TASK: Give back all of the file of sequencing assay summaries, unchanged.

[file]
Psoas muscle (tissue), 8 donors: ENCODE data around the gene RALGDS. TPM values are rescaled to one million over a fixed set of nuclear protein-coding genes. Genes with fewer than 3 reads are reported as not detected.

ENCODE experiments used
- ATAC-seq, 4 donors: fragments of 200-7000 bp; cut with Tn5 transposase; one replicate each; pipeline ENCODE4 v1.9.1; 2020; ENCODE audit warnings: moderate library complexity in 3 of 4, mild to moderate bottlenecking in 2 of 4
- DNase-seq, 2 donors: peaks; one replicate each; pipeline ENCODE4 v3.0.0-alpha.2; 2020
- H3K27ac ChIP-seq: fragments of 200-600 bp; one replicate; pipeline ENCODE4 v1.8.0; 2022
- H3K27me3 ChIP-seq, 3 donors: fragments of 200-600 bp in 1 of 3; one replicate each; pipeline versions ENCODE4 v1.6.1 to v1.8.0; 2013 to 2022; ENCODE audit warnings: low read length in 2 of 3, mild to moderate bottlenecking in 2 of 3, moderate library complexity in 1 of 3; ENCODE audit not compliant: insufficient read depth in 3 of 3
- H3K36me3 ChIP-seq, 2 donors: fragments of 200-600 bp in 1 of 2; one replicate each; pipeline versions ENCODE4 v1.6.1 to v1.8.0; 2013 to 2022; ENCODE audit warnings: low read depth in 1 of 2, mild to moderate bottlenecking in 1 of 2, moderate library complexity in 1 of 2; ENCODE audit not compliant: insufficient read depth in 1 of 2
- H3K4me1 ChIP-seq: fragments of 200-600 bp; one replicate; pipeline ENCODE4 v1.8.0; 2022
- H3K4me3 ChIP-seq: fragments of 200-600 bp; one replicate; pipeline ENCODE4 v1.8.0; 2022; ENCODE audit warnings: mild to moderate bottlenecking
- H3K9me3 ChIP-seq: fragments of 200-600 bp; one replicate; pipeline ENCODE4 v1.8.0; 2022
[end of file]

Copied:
Psoas muscle (tissue), 8 donors: ENCODE data around the gene RALGDS. TPM values are rescaled to one million over a fixed set of nuclear protein-coding genes. Genes with fewer than 3 reads are reported as not detected.

ENCODE experiments used
- ATAC-seq, 4 donors: fragments of 200-7000 bp; cut with Tn5 transposase; one replicate each; pipeline ENCODE4 v1.9.1; 2020; ENCODE audit warnings: moderate library complexity in 3 of 4, mild to moderate bottlenecking in 2 of 4
- DNase-seq, 2 donors: peaks; one replicate each; pipeline ENCODE4 v3.0.0-alpha.2; 2020
- H3K27ac ChIP-seq: fragments of 200-600 bp; one replicate; pipeline ENCODE4 v1.8.0; 2022
- H3K27me3 ChIP-seq, 3 donors: fragments of 200-600 bp in 1 of 3; one replicate each; pipeline versions ENCODE4 v1.6.1 to v1.8.0; 2013 to 2022; ENCODE audit warnings: low read length in 2 of 3, mild to moderate bottlenecking in 2 of 3, moderate library complexity in 1 of 3; ENCODE audit not compliant: insufficient read depth in 3 of 3
- H3K36me3 ChIP-seq, 2 donors: fragments of 200-600 bp in 1 of 2; one replicate each; pipeline versions ENCODE4 v1.6.1 to v1.8.0; 2013 to 2022; ENCODE audit warnings: low read depth in 1 of 2, mild to moderate bottlenecking in 1 of 2, moderate library complexity in 1 of 2; ENCODE audit not compliant: insufficient read depth in 1 of 2
- H3K4me1 ChIP-seq: fragments of 200-600 bp; one replicate; pipeline ENCODE4 v1.8.0; 2022
- H3K4me3 ChIP-seq: fragments of 200-600 bp; one replicate; pipeline ENCODE4 v1.8.0; 2022; ENCODE audit warnings: mild to moderate bottlenecking
- H3K9me3 ChIP-seq: fragments of 200-600 bp; one replicate; pipeline ENCODE4 v1.8.0; 2022